Q was asked to sing as entertainment at a recent local queen pageant. She had on a short, sleeveless cocktail dress that was quite fancy. The dress has some rouging and gathering and all sorts of fanciness. As we were backstage awaiting her turn to take the stage, I noticed a bump on her belly.
I commented to her that perhaps I should have put her pod someplace else to hide it a little better.
She replied with a “No one will notice, they’ll just think it’s part of the dress.”
Q has used an insulin pump for going on five years and a CGM for the last two. Given that her favorite placements are arms and legs (not medical advice!) and given that she likes short sleeves, dresses, and shorts, her pump and CGM sensor are usually visible. She also swims and these devices can be seen on her at the pool six days a week.
Rarely does someone ask what they are. Usually it’s a curious child. Q gives a short explanation, usually to the tune of “I have diabetes. My pancreas doesn’t make insulin. This is my insulin pump.” And the kid usually responds, “Oh, okay.” And time marches on.
I don’t know that I’ve ever noticed anything negative when it comes to people’s reactions to her pump or CGM.
At a recent swim meet, a mom from the opposing team came up to me and made a comment about Q’s pump. I had completely forgotten that this mom is also type 1!
So when I saw the photo of Sierra Sandison, the recently crowned Miss Idaho, with her insulin pump clipped to her swimsuit during the pageant, I was quick to show the photo to a few people. (And that may or may not have been after a few tears.) One of the people I showed the photo to didn’t really react one way or the other.
I thought about this response for a minute and then I think I understood it.
For our family and the people around us, seeing an insulin pump is everyday life. It’s nothing out of the ordinary. It just is.
It’s just part of our daughter (and it’s just one part…it certainly doesn’t define her).
But it made me think back to sitting in the audience of the local pageant recently. I remember thinking as the young women were traversing the stage in their swimsuits that if my daughter were ever in a pageant that her pump and CGM would probably be visible. Sure, we could place them under the fabric, but the more likely scenario would be that they would be visible.
So for us to see a pageant queen wearing an insulin pump, it’s really no big deal. It’s just part of life with diabetes.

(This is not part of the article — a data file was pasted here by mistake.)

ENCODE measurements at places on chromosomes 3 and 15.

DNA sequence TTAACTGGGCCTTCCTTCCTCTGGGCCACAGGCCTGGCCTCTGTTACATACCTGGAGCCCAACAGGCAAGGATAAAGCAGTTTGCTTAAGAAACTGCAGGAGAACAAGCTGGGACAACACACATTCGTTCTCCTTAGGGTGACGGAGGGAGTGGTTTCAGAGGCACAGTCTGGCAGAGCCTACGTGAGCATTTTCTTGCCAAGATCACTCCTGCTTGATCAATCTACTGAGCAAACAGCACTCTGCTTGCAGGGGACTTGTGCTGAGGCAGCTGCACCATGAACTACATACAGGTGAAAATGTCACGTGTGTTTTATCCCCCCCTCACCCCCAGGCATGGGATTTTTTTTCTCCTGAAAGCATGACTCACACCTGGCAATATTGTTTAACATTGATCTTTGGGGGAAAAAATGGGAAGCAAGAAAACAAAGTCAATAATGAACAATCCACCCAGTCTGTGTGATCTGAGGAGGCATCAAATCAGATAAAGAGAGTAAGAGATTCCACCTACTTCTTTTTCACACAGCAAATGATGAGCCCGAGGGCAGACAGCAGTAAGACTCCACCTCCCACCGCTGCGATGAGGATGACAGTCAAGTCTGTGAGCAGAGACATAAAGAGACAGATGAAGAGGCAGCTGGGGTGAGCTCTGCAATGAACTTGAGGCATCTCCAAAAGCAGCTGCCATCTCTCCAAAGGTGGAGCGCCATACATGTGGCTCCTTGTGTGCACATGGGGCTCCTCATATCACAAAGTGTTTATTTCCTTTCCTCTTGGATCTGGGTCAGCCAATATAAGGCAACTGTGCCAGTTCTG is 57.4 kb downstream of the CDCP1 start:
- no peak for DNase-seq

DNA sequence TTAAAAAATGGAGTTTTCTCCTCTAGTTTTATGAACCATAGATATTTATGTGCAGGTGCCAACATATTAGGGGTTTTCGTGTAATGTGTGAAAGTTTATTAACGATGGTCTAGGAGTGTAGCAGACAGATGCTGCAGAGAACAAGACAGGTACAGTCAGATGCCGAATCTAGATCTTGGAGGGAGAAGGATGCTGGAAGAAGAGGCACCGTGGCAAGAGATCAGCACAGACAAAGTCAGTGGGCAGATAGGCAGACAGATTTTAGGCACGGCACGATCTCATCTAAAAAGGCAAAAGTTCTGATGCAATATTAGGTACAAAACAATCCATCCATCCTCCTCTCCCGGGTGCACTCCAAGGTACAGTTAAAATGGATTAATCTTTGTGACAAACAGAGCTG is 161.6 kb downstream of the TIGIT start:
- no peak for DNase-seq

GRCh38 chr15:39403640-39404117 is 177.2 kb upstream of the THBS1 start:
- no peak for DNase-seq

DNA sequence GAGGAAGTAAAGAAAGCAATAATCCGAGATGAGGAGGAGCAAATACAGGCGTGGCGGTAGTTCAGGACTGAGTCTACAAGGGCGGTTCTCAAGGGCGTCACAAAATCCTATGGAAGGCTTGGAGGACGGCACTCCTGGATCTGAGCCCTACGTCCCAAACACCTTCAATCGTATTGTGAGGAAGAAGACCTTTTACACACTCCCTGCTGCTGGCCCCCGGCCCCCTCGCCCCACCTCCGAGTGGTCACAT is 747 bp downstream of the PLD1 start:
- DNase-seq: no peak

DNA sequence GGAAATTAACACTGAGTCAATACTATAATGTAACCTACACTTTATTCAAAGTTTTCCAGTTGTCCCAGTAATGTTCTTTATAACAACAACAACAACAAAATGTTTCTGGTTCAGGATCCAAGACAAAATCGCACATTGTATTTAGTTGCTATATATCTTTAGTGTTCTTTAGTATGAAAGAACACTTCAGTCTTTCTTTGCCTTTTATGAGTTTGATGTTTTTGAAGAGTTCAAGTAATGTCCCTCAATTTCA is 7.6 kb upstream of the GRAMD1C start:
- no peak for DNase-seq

But it really is a big deal.
Why? Because she is getting a ton of media attention. Every time there is intelligent media coverage about type 1 diabetes, we all win.
It helps by educating people and removing the stigma that somehow we were to blame.
It helps by teaching the signs and symptoms of type 1 diabetes. If a parent learns that Miss Idaho was drinking a lot of water and peeing excessively, maybe they will see the symptoms in their own child at onset, rather than missing the tell tale signs before a child goes into DKA.
It helps because our children can see that there is yet another “thing” that diabetes can’t stop them from doing, like being a race car driver or elite athlete or dolphin trainer or American Ninja Warrior or Amazing Race winner or, yes, even a pageant queen. (And let’s not forget 1999 Miss America Nicole Johnson.)
It helps because some girls, particularly tweens or teens, might be feeling self-conscious about their insulin pump and want to hide it. But look at this beautiful woman who is putting it out there for all to see.
There might be any number of reasons why seeing Sierra wearing her insulin pump so publicly might help you or your child.
For us, it’s just another day with diabetes. But it’s also pretty darn cool!
#ShowMeYourPump is the hashtag being used on Facebook, Twitter, and other social media outlets to post photos of PWD with pumps.
You can follow Sierra’s road to the Miss America pageant on these social media channels:
Photo courtesy of Susan Hessing Photography.